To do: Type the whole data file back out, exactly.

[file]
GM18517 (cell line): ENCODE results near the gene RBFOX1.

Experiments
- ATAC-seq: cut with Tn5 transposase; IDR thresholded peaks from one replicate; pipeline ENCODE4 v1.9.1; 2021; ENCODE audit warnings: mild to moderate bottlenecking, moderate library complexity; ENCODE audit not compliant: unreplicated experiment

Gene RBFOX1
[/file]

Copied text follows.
GM18517 (cell line): ENCODE results near the gene RBFOX1.

Experiments
- ATAC-seq: cut with Tn5 transposase; IDR thresholded peaks from one replicate; pipeline ENCODE4 v1.9.1; 2021; ENCODE audit warnings: mild to moderate bottlenecking, moderate library complexity; ENCODE audit not compliant: unreplicated experiment

Gene RBFOX1